A second type of exercise which can be performed with novel exercise bar 10 is illustrated in FIG. 7. Compressing the vee formed by exercise bar 10 develops pectoral muscles. Handle members pivot about hinge 20, moving in a horizontal plane, with hand grips 16 eventually meeting one another. This exercise may be performed after completion of a pull down exercise, or the two exercises may be performed simultaneously. Exercise bar 10 accommodates both exercises whether performed subsequently or simultaneously without adjustment or modification.
It is preferred that in the the embodiment of FIG. 1, each spring 22 be prevented from winding up when its associated nut 26 is tightened. An arrangement to accomplish this function is shown in FIG. 8. A bearing 40 surrounds rod 28. Bearing 40 has an inner race 42 and an outer race 44. Nut 26 is welded to inner race 42, and spring 22 is welded to outer race 44. Now, nut 26 can turn freely without binding against and winding spring 22.
It will occur to those of skill in the art that certain modifications can be made to the novel exercise bar 10. For example, additional gears (not shown) may be interposed between gears 25 and 27. In another example, and in reference to the arrangement for preventing winding of spring 22, spring 22 may be fixed to inner race 42, with nut 26 fixed to outer race 44.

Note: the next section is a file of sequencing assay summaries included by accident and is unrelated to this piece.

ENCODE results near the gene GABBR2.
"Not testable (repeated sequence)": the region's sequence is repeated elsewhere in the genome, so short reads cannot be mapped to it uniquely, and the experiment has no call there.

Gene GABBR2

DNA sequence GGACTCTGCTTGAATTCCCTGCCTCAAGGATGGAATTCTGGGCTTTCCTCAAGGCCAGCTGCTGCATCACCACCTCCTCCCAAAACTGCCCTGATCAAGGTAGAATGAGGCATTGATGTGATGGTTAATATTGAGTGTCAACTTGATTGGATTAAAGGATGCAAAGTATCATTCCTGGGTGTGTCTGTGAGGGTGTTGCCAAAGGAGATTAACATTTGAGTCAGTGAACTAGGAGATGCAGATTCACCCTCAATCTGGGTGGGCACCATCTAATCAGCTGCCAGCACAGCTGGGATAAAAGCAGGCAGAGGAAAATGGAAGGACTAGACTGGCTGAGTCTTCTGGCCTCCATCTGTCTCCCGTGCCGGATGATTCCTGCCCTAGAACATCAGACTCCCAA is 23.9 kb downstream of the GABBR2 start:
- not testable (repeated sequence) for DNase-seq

If desired, and as shown in FIG. 9, arms 24 may be provided with respective telescoping extensions 46 anchored to pivot points 48 on handle members 14 and 18. Arms 24 act as guides constraining springs 22 to be operably oriented. If springs 22 are made from thick rod stock, they will not misalign. If narrow gauge rod stock is employed, or if springs 22 are flexible for another reason, springs 22 could possibly misalign, assume a non-linear configuration, or even pull free of arms 24. The telescoping arrangement of FIG. 9 will assure appropriate straight, operable configuration of springs 22.
In a further alternative embodiment, as seen in FIG. 10, it would be possible to configure the novel exercise bar 10 in the approximate form of an H, in the manner shown in U.S. Pat. No. 2,529,347, to Mohler et al. In this embodiment, there is a single spring 50 located between extensions 52 of handle members 14 and 18. In this embodiment, spring 50 is a tension spring, and the spring adjustment arrangement of FIG. 1 is not employed. Adjustment of tension may be provided by anchoring spring 50 selectively within holes 54 located periodically along extensions 52.
Obviously, still other modifications may be introduced while not departing from the inventive concept. It is to be understood that the present invention is not limited to the embodiments described above, but encompasses any and all embodiments within the scope of the following claims.